In the summer of 2009, a civil servant is believed to have added a line to the Scottish Government’s Cycling Action Plan for Scotland (CAPS) consultation document. This line – no doubt innocuous to the bright spark who inserted it – kicked off an almighty stink in the Scottish press and totally obscured the positives in the rest of the document, which was meant to be about finding ways of increasing cycle levels in Scotland.
The line in question was: “Should all road users pay road tax? If so, how much should it be for cyclists and how could it be enforced?”
Almost as soon as it was raised it was shot down by politicians, civil servants and cycle campaigners alike but, as journalists like a good fight, the issue was flagged in Scottish newspapers and, today, has been flagged again thanks to the release of the responses to the consultation document. True to form the positives in the responses document have been ignored, with the Scotsman newspaper instead focussing on just one issue: road tax for cyclists.
iPayRoadTax.com is all about the fact there’s no such thing as ‘road tax’; motorists do not pay for roads, we all do, via general and local taxation. Road tax was abolished in 1936. It’s now Vehicle Excise Duty. The Scotsman journalist appears to know none of this. And, of course, nor do the majority of those commenting on the online forum. Sadly, some of the commenters see the cyclists’ mythical non-payment of ‘road tax’ as a mortal sin, worthy of severe punishment.
Gdgy wrote: “If they don’t pay road tax then we should be allowed to shoot [cyclists] when they break the rules.”
Trolling for effect perhaps but, as many cyclists can attest, the threat of violence from motorists who claim they pay ‘road tax’, and cyclists don’t, is not unusual. Many motorists believe VED is a tax that pays for road building and road maintenance and therefore those that don’t pay ‘road tax’ have fewer or no rights to be on the road. Clearly, this is nonsense. For a start, cars in Vehicle Excise Duty Band A pay a big fat zero yet motorists don’t clamour to ban Toyota Prius models from the roads
On 8th January, the Sustainable Transport Team at the Scottish Government published Cycling Action Plan for Scotland: Analysis of Consultation. Report author Dynesh Vijayaraghavan said:
“For many respondents, a road tax on cyclists was seen as a bad idea, pointing out that cyclists did not pollute the air or damage the roads, and already contributed to the roads budget through general taxation. The idea of all users paying tax was also criticised on the basis that its premise meant pedestrians and child cyclists would also have to pay. It was pointed out that a tax on cyclists would be inefficient to collect.”
“A lot of respondents pointed out that the current system of taxation is based on emissions and that either by this logic or by the logic of taxing according to damage done to roads, cyclists would not qualify for any form of tax. Some respondents went further in pointing out that even current taxes on cars don’t actually account for all externalities caused by driving. A considerable number of respondents also pointed out that many cyclists own cars and pay Vehicle Excise Duty in any case.
“Most respondents pointed out that cyclists did not emit any pollutants and that by cycling they were making a positive contribution to congestion and the environment. A number of people pointed out that roads are damaged far more by cars and Heavy Goods Vehicles than cycles as damage to roads is proportional to the weight of the rear axle of the vehicle. Some respondents even felt cyclists could be given rebates on the basis that they were contributing in a good way to society.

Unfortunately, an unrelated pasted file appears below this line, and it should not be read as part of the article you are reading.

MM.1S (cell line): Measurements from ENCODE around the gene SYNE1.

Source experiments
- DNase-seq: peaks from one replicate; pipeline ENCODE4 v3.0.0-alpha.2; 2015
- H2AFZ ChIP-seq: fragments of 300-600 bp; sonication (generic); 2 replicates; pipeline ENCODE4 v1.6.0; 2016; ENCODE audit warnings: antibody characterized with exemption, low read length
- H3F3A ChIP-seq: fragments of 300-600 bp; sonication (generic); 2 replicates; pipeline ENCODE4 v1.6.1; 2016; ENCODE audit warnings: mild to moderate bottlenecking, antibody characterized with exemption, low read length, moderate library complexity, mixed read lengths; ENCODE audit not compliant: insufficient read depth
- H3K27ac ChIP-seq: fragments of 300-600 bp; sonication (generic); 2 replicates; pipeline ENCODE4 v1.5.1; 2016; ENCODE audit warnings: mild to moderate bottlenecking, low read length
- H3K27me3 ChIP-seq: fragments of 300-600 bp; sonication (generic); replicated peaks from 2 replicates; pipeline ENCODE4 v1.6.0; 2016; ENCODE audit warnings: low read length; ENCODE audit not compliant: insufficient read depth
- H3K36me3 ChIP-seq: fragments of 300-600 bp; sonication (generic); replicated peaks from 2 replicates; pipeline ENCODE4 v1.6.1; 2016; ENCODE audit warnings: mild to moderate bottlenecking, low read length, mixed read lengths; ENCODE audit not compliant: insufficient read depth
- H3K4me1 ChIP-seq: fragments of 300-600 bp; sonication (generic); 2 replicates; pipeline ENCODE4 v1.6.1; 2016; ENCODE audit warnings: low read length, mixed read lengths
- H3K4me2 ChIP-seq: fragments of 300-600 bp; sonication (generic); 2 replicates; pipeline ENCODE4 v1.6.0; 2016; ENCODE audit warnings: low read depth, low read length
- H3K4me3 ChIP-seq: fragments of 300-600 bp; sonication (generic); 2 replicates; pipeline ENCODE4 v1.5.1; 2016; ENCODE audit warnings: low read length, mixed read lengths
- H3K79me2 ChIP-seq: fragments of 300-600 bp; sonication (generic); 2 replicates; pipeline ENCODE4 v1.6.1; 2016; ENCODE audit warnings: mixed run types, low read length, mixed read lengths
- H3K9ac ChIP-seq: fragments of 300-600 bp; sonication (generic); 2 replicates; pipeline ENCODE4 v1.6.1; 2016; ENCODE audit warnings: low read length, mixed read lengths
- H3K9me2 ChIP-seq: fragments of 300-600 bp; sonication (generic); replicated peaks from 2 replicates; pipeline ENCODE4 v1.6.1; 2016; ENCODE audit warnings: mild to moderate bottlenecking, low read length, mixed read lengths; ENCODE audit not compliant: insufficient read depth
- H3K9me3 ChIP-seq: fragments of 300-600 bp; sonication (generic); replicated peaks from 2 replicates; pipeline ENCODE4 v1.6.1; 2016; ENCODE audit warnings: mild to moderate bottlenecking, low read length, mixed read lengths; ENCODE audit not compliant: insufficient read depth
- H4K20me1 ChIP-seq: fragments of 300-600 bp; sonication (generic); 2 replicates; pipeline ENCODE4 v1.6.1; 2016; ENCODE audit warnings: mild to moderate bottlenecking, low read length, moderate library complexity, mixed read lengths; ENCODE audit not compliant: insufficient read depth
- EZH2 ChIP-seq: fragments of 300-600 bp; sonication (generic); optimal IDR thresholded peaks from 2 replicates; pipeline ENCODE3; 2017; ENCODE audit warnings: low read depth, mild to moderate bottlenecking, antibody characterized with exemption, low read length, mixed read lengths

“If such a tax was implemented, most respondents were worried that administrative costs would be more than what the tax raised. A number of people pointed out taxing on the basis of road damage would mean the level of tax would be between 2p and 10p thus making it completely inefficient to set up a system to collect this tax.
“It was also pointed out that road maintenance is paid for from general taxation and cyclists contribute to this via Income Tax, Council tax, VAT and so on. Furthermore many respondents felt that the term ‘all road users’ would by definition have to include pedestrians and child cyclists, thus making it unlikely a tax of this form would be accepted.
“A number of stakeholders and all Local Authorities who responded were also against any form of cycle tax.”
But these points need to gain wider acceptance. In September last year, an editorial in the Scotland on Sunday, somehow managed to link ‘road tax’ for cyclists with the perceived smugness of cyclists:
“On the face of it there is merit. Cyclists use the roads, why should they not face a tax as other road users do?
“There is perhaps even a view, half in joke and full in earnest, that a minority of cyclists’ cavalier attitude to the rules of the road would mean that the move would find favour among the non-cycling electorate. But that would be as wrong a reason for deciding on tax as simply deciding to tax on smugness alone.”
The issue of a tax on cyclists is one that raises its head often. Last year a web analytics company in Portland, Oregon, plastered a commuter train with the question “Should cyclists pay a road tax?”. This led to a storm of protest The web analytics company knew this would happen: Portland has a large population of cyclists. Jonathan Maus, editor-in-chief, of Bikeportland.org, said raising the issue of ‘road tax’ for cyclists was deliberately divisive and could ignite passions against cyclists from some motorists: “this type of thing can have a tangible, negative impact on public safety.”
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